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Message 34686 - Posted: 19 Dec 2009, 9:32:05 UTC - in response to Message 34675.  
Last modified: 19 Dec 2009, 10:03:46 UTC

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ProfileGary Roberts

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Message 34750 - Posted: 21 Dec 2009, 8:43:44 UTC - in response to Message 34686.  

Thank you very much for your detailed response. I'm sorry if I got you to repeat stuff but I don't think I'd seen all that anywhere else before. That's probably not too surprising as sometimes the bleeding obvious does escape me :-). For instance I hadn't twigged to the identity of one of the authors of the ppam paper until very recently!

Anyway, I'd just like to wish you all the very best for the productive career that obviously lies before you. And Travis too, of course (to bring the thread somewhat back on topic) :-).

Cheers,
Gary.
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ProfileMartin Ryba
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Message 34832 - Posted: 25 Dec 2009, 2:43:40 UTC - in response to Message 34686.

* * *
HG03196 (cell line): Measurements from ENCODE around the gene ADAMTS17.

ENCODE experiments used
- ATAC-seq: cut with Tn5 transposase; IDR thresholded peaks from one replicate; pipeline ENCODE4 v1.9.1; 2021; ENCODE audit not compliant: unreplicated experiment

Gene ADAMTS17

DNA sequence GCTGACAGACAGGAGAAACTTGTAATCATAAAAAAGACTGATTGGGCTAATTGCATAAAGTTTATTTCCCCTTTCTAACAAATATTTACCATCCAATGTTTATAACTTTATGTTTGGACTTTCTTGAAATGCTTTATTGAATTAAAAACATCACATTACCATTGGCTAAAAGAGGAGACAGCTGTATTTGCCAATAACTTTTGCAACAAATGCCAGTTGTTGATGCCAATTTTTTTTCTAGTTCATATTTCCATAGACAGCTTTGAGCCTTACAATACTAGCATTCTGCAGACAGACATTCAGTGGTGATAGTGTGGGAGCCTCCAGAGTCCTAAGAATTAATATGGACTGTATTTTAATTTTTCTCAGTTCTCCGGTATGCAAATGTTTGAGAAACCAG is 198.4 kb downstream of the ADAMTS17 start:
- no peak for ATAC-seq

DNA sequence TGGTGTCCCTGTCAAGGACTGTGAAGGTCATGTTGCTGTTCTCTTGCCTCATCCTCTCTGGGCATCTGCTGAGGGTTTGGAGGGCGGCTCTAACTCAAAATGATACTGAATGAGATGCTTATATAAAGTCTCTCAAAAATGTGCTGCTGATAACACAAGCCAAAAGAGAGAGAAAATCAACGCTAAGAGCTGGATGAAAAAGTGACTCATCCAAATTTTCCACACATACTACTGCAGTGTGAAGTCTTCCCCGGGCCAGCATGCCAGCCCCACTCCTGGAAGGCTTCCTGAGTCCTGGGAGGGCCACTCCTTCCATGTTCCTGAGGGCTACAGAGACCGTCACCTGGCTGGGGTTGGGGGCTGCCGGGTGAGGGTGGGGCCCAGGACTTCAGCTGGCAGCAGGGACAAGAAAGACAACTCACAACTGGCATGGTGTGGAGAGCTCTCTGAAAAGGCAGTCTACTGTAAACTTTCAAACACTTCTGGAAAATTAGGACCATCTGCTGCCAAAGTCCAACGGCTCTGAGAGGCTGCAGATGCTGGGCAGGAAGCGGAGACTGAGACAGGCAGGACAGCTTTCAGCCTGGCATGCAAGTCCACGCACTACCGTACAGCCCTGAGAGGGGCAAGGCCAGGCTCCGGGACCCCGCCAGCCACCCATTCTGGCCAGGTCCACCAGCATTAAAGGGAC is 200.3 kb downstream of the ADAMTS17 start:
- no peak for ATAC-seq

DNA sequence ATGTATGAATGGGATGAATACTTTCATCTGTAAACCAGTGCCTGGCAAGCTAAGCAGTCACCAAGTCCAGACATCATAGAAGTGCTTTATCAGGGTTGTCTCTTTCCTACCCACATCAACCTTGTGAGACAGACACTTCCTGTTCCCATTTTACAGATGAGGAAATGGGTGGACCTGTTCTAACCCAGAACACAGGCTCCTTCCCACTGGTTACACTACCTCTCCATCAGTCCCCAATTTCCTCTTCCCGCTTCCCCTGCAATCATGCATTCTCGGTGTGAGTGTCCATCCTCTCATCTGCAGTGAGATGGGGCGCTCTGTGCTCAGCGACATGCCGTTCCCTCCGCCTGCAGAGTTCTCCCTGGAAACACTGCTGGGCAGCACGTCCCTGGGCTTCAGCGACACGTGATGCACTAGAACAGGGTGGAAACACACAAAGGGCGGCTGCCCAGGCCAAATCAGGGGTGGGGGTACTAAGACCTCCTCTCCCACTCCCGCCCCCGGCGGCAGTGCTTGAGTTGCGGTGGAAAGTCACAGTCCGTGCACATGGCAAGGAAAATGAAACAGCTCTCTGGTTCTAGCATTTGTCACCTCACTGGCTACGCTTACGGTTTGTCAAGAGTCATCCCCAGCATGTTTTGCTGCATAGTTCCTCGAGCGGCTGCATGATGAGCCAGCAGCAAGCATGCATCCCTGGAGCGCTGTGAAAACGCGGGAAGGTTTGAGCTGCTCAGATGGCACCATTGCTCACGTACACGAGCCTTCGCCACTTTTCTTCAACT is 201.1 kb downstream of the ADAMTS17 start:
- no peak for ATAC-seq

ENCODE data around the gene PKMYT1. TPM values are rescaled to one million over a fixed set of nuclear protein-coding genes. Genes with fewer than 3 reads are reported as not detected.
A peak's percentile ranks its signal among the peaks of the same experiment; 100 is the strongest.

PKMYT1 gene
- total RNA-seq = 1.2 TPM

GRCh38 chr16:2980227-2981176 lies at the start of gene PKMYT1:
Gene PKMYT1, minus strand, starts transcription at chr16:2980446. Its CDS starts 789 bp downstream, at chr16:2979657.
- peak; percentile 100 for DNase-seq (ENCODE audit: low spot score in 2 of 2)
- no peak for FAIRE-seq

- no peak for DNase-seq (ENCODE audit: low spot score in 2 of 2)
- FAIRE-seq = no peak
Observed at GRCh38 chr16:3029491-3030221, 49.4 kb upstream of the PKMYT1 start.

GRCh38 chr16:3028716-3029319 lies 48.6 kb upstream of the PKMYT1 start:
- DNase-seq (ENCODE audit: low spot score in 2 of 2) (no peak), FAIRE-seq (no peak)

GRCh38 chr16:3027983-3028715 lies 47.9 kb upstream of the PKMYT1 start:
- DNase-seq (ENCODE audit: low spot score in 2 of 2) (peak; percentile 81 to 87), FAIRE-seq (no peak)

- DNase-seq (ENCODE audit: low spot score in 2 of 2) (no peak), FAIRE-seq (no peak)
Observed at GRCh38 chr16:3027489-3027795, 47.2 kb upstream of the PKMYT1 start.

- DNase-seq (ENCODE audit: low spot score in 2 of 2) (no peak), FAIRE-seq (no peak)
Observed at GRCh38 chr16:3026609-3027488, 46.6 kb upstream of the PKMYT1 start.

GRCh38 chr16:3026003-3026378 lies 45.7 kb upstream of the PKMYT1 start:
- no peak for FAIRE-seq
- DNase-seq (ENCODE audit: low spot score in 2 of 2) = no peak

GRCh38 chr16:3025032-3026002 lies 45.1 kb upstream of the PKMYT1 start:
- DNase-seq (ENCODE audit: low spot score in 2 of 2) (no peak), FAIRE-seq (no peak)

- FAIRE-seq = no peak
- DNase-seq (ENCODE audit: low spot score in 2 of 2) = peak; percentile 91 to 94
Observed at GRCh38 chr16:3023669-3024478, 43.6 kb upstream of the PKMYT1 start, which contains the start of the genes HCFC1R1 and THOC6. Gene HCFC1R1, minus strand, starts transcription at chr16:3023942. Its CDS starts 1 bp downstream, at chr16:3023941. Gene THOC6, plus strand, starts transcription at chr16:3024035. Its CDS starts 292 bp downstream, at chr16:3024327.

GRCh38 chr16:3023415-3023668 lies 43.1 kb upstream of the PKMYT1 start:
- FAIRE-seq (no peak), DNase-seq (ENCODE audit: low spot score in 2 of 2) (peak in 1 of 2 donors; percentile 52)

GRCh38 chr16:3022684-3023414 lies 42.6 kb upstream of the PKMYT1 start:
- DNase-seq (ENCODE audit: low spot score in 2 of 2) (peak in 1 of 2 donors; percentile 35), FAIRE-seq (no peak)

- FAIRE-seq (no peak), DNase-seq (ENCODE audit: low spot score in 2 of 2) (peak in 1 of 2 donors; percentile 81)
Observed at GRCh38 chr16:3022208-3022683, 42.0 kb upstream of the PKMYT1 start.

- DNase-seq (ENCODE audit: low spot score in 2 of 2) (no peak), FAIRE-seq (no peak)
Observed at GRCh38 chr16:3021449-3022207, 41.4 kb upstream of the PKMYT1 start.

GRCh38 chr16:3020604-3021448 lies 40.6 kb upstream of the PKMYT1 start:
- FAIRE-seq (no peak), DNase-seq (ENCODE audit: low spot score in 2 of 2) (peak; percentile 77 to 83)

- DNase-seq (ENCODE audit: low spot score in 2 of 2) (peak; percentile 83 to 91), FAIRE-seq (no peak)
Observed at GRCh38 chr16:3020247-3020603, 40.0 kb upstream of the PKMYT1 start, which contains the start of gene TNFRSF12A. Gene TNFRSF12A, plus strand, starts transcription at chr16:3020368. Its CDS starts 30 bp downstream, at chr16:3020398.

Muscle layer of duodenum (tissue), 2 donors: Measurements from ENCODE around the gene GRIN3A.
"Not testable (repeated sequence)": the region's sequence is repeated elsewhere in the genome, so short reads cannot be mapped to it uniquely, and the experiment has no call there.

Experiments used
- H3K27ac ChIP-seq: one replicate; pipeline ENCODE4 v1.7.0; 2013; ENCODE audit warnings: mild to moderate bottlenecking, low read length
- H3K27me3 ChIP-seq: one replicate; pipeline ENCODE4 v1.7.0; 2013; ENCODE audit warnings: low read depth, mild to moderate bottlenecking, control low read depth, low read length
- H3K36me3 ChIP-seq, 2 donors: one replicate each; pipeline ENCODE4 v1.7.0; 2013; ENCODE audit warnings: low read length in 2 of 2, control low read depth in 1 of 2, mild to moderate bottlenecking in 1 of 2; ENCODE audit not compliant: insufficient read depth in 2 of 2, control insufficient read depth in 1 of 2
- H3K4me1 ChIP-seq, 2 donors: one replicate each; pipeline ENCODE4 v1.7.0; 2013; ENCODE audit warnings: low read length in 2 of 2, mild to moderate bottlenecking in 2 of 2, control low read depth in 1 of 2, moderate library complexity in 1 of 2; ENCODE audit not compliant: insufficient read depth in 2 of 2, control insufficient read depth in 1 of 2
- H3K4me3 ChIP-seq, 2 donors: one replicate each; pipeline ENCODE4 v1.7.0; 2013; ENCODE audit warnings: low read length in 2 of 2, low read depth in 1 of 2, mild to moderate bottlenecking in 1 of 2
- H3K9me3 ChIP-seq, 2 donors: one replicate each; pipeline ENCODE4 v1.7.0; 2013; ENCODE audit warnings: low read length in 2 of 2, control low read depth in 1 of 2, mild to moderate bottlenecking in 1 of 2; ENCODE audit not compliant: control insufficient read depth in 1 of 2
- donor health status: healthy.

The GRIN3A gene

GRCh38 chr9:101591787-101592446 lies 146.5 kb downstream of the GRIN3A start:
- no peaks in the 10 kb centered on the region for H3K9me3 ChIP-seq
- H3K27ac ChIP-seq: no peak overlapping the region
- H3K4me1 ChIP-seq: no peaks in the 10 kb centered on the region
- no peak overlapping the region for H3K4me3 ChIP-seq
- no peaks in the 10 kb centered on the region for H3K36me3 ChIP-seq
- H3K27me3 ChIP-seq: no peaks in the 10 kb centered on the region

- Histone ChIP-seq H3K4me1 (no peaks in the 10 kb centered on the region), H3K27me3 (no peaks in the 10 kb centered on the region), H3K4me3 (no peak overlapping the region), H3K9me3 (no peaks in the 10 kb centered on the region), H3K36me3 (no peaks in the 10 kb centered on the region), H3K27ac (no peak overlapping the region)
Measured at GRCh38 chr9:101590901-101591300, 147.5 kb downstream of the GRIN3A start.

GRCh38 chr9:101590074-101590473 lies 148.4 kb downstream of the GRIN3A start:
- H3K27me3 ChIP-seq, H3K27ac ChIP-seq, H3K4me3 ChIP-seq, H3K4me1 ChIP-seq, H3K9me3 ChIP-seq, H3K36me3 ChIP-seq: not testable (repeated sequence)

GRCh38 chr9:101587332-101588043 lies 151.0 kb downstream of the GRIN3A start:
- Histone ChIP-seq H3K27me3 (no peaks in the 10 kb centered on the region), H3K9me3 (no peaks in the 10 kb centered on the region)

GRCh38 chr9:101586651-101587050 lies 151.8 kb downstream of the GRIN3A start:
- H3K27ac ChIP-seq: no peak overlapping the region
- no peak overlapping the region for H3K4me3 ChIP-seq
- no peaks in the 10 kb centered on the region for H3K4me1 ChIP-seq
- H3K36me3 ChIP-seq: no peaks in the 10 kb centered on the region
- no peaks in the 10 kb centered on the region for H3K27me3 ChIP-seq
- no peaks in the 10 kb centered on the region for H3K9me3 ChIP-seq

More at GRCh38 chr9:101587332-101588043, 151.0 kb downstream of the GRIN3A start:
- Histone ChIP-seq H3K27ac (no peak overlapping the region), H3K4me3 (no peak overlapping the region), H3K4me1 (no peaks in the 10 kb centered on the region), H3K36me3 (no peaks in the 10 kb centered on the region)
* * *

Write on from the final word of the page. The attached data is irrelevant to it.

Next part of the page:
And there is one now at the NIF (took almost a year for all the security checks before he was allowed to ink his contract ;).


That's not surprising. Los Alamos does do an interesting mix of physics research with international collaborators (such as on NIF) along with super-secret nuclear weapons research (some NIF data feeds that as well, at least according to open sources). Does cause a bit of institutional schizophrenia. For a foreign national to get direct exposure to that environment must take a fair amount of background checking. The Department of Energy has a separate clearance process from the Department of Defense, but where we work people do have to wait many months to get some of the higher level accesses processed. I've had a clearance for nearly 20 years, so it's old hat to me by now. A bit of a culture shock to a recent academic though.

Better is the enemy of the good. -Voltaire
Never ascribe to malice that which is adequately explained by incompetence. - Napoleon
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Matthew
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Message 35114 - Posted: 6 Jan 2010, 18:55:24 UTC - in response to Message 34686.